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SBJ/December 15 - 21, 2003/This Weeks Issue
YankeeNets bound for Splitsville
Published December 15, 2003
The YankeeNets partnership is about to disintegrate, but no one is quite sure what will become of its pieces.
The board of YankeeNets LLC voted last week to break up the holding company that owns the New York Yankees, New Jersey Nets and pieces of the YES Network and the New Jersey Devils.
George Steinbrenner and a handful of investors will assume full ownership of the Yankees, while original Nets owners Lewis Katz and Ray Chambers will retain control of the Nets and then sell the club. That much is clear.
From there, several scenarios are possible, said people close to various YankeeNets shareholders and other interested parties.
Bruce Ratner announced plans for a new Nets home in Brooklyn.
Katz may keep a minority stake in the Nets if the team is sold to New York developer Bruce Ratner and moves to Brooklyn.
Ratner's bid of $275 million was the highest of four offers received last month by investment bankers charged with brokering the sale, Goldman Sachs and Lehman Bros., and Ratner unveiled the designs for a $435 million arena last week.
He also announced that Brooklyn-born rapper Jay-Z and New York Mercantile Exchange Chairman Vincent Viola joined his investment group. While Ratner and city officials have been vague about what sort of government help the arena project will receive, New York Mayor Michael Bloomberg appeared with Ratner at a press conference and said the city supports the project.
No matter who buys the Nets or where they go, Chambers will likely divest himself of the team completely, while buying out Katz's stake in the Devils, ending the turbulent partnership between the two New Jersey businessmen.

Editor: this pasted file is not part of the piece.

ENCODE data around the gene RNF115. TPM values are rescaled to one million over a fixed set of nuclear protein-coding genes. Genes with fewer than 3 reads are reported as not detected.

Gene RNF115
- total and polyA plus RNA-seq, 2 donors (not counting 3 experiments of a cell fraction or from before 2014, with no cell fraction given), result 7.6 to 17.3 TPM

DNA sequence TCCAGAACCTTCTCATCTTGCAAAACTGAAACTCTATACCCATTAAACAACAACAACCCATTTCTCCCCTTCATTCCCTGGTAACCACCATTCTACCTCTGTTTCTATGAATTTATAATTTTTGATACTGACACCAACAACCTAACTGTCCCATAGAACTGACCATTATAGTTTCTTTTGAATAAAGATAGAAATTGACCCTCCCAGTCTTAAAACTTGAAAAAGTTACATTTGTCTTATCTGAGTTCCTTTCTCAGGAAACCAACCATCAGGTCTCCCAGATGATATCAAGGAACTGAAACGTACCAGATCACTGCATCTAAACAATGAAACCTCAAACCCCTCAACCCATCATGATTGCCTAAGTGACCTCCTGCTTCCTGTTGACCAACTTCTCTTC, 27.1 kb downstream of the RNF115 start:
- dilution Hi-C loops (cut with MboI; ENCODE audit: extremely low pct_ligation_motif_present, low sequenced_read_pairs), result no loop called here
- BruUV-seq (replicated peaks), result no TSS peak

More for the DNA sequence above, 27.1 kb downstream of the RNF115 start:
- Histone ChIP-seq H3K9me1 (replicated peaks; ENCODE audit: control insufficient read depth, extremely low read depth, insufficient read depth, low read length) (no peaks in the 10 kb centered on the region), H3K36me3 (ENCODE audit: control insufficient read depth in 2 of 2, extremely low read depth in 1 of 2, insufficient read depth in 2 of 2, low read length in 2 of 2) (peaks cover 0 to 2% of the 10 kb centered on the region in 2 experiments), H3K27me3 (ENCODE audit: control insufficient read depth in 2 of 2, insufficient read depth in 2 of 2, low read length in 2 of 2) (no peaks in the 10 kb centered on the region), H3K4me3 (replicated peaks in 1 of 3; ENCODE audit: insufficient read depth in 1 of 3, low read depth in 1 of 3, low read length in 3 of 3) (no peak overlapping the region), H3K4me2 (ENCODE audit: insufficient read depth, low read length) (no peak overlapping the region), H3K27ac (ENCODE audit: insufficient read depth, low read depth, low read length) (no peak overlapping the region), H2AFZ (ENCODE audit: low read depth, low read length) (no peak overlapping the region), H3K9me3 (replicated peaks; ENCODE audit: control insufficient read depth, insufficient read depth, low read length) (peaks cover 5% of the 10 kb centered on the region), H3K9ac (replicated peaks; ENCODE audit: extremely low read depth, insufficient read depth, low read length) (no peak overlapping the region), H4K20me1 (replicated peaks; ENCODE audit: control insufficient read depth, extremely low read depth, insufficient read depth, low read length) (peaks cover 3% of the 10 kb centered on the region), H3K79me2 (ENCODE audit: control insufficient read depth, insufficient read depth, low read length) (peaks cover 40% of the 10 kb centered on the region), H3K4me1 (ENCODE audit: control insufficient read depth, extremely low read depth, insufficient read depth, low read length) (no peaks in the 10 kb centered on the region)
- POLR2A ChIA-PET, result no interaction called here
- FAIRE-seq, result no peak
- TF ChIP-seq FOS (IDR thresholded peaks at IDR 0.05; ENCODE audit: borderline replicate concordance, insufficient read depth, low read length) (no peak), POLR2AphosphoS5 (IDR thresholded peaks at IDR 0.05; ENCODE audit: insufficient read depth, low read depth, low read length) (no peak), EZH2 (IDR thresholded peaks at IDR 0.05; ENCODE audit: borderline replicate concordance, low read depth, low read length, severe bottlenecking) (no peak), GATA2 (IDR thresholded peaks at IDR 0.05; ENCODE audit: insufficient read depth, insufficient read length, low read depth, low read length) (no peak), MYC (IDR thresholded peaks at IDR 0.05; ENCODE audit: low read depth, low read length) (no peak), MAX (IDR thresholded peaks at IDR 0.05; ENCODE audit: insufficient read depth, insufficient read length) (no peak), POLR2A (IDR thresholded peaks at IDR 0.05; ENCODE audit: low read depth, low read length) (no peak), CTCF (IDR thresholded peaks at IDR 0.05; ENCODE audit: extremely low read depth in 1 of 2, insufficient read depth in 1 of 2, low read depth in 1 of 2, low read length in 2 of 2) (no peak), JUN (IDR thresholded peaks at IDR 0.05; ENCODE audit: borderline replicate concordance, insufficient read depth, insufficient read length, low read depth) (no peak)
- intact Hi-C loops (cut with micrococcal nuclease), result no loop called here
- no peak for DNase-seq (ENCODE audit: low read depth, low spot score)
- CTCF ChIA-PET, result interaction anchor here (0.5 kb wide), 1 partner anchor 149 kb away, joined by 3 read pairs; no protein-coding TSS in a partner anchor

Still to be determined is exactly how the YankeeNets partnership will be split equitably and how much money will change hands between the parties to make that possible. Katz and Chambers paid $225 million in 1999 to get into YankeeNets, reflecting the difference in value between the Nets and Yankees, after buying the Nets for $150 million the year before.
Putting a valuation on the Nets this time around is easy, as the club is about to be sold. But the sides will have to come to an agreement on what Katz and Chambers' stake in the Yankees is worth.
Meanwhile, the Nets ownership group, Community Youth Organization, named Edwin H. Stier its president and chief executive. He will oversee the sale of the team.
The number of bidders for the Nets was cut to three recently when New York Islanders owner Charles Wang withdrew his $265 million bid. That leaves Ratner; the team of New Jersey developer Charles Kushner and the state's Democratic senator, Jon S. Corzine, who have bid $267.5 million; and little-known financier Stuart Feldman, who offered $257.5 million.
Ratner's proposed arena complex in Brooklyn, scheduled to be completed in 2006, is designed by acclaimed architect Frank Gehry and includes a rooftop ice skating rink, 5,000 apartments and more than 2 million square feet of office space. The arena would seat 19,000 for basketball.